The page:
ECONOMY

Scrapping shakeup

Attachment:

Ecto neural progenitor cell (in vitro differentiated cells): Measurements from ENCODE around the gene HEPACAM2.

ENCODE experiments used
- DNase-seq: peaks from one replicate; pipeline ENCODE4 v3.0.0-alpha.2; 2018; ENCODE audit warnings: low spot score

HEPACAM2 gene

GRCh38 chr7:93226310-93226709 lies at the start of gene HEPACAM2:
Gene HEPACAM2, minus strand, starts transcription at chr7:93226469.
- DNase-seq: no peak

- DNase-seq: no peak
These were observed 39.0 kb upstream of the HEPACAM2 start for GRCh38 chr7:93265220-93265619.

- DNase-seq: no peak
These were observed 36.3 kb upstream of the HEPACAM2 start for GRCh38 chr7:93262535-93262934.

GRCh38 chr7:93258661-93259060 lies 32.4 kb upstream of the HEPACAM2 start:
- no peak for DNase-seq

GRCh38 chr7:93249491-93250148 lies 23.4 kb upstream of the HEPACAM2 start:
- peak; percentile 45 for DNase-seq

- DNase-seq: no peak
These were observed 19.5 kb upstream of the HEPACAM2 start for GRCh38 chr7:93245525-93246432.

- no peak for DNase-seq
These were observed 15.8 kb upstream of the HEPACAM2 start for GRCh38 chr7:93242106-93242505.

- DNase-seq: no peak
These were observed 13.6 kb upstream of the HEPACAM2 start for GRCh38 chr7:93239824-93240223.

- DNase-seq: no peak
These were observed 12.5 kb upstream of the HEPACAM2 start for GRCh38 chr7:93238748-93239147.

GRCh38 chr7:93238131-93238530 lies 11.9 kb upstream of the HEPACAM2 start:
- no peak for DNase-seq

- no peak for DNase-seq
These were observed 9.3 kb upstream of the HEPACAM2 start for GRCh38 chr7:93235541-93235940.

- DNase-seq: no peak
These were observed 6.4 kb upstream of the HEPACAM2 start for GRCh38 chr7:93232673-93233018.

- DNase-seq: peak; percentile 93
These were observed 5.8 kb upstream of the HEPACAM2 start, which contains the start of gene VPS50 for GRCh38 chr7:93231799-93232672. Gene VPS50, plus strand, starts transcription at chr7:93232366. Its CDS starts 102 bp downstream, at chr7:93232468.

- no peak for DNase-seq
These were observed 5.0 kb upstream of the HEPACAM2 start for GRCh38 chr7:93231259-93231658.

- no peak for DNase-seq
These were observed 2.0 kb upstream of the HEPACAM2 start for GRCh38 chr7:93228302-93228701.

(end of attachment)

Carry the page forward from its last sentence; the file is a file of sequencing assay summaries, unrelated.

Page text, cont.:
Scrapping of ships may enter a new era, as the workings in this market tend toward forcing shipowners to pay for the process themselves, instead of receiving money per ton of melted steel. The sector is getting added attention due to the compulsory withdrawal of the existing tanker fleet which is single-hulled or aged over 25 years. To date most of the world’s scrapping is concentrated in ports of Asia, such as Bangladesh, India and China, as they offer higher prices per ton of melted steel. For instance, a ship was recently sold to a Bangladeshi scrapyard for $430 per ton. Now this may be about to change, as Lloyd’s Register recently referred to a European Commission initiative to transfer the scrapping process to EU countries. A proposal tabled favors the obligatory withdrawal and scrapping in the EU, as Asian scrapyards do not adhere to the rules of security and environmental protection. Still, the adoption of this proposal is far from certain yet and it is not clear whether it concerns EU-based companies or EU-flag companies. If this goes ahead, shipowners will suffer significant losses due to the high difference in prices being offered by Asian and EU scrapyards. Lloyd’s Register experts suggest that the cost would reach $90 billion from the difference in rates alone. Yet other analysts point out that this may be be just meant to apply pressure on Asian governments to modernize their scrapping facilities and protect the environment. Tim Wilkins, the president of Intertanko (the international tanker owners association) said it is likely that in the near future shipowners will have to pay themselves for the scrapping of their vessels. The effects of scrapping on the environment increasingly concern the international shipping community: The International Maritime Organization and the International Labor Organization have started discussing the adoption of a binding set of rules on scrapping that are expected to increase significantly the cost of the process.